Story at a glance
- The Trump administration has advocated for the reopening of schools despite the ongoing coronavirus pandemic.
- The Centers for Disease Control and Prevention have released a checklist for families deciding whether and how to go back to school.
- Each school district will have different procedures and plans in place for reopening.
Last time the Centers for Disease Control and Prevention (CDC) released guidelines for school reopening, President Trump called them tough, expensive and impractical.
I disagree with @CDCgov on their very tough & expensive guidelines for opening schools. While they want them open, they are asking schools to do very impractical things. I will be meeting with them!!!— Donald J. Trump (@realDonaldTrump) July 8, 2020
Since then, the agency has revised their guidelines for school districts, but now it has released a new checklist of considerations for families deciding whether or not to send their children back to school. While children are generally believed to be less susceptible to COVID-19 than others, the potential for spreading the disease could endanger other family members, especially those who are older or have preexisting conditions and are therefore at higher risk for infection.
WHAT YOU NEED TO KNOW ABOUT CORONAVIRUS RIGHT NOW
The decision-making tool includes how your school district is preparing for the upcoming school year, whether virtual or at-home learning is feasible for your family, your child's academic and social-emotional well being as well as access to school-based services.
A recent report by researchers at the University of Michigan showed one-third of parents in three states — Michigan, Ohio and Illinois — might not send their children back to school for in-person classes due to the coronavirus pandemic, with parents from low-income households being more likely to do so than those from higher income households. Those who don't want to send their children back to school have varying options, depending on where they live and what accommodations their school districts are willing to grant them.
Even if you are sending your children back to school, however, back-to-school shopping and preparation will look different this year. The CDC has also published a checklist for going back to school that covers preventative measures, such as face masks and sanitary practices, as well as developing plans in case of potential exposure or sickness.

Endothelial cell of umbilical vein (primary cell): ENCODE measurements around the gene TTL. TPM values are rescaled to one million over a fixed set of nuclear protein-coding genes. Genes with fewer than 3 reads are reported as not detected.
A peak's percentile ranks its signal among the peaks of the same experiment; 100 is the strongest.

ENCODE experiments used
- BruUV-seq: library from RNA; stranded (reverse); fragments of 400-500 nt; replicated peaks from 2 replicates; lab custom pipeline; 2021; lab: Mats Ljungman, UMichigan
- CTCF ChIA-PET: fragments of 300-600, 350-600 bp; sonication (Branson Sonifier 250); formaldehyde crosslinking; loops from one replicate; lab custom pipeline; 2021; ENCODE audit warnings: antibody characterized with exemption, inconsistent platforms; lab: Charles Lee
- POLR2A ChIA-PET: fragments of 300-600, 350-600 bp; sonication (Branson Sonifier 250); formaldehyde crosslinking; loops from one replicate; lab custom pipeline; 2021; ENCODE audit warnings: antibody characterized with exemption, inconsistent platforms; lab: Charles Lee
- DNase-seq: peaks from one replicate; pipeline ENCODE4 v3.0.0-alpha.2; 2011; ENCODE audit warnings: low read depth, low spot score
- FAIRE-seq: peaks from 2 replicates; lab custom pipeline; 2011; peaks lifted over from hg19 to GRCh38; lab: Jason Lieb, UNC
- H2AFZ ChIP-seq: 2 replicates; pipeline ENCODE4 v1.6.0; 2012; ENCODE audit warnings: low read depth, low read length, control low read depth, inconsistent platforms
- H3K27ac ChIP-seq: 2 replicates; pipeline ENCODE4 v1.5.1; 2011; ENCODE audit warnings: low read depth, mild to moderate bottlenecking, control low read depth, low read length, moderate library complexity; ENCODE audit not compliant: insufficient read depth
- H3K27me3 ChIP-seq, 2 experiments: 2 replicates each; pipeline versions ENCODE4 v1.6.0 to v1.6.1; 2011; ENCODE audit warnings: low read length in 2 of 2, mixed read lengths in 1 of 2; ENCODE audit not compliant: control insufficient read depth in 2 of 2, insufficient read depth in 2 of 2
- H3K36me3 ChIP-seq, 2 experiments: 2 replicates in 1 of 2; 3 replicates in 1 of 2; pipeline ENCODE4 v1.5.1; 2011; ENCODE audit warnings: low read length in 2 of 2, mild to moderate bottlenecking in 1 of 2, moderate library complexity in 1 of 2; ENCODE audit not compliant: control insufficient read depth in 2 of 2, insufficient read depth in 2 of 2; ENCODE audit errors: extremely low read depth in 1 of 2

Here are a few of the CDC’s recommendations:
- Check in with your child each morning for signs of illness including a sore throat, cough, diarrhea, severe headache, vomiting or body aches. If your child has either been exposed to a COVID-19 case or shows a temperature of 100.4 degrees or higher, they should not go to school.
- Identify your school point person(s) to contact if your child gets sick and be familiar with local COVID-19 testing sites in the event you or your child develops symptoms.
- Make sure your child is up-to-date with all recommended vaccines, including for flu. All school-aged children should get an influenza flu vaccine every season, with rare exceptions. This is especially important this year because we do not yet know if being sick with COVID-19 at the same time as the flu will result in more severe illness.
- Have multiple cloth face coverings, so you can wash them daily and have back-ups ready. Label your child’s cloth face coverings clearly in a permanent marker so that they are not confused with those of other children.
- Talk with your child about how school will look different as well as the precautions they need to take and why. Keep the line of communication open throughout the school year and watch for signs that they are struggling with stress or anxiety.
BREAKING NEWS ABOUT THE CORONAVIRUS PANDEMIC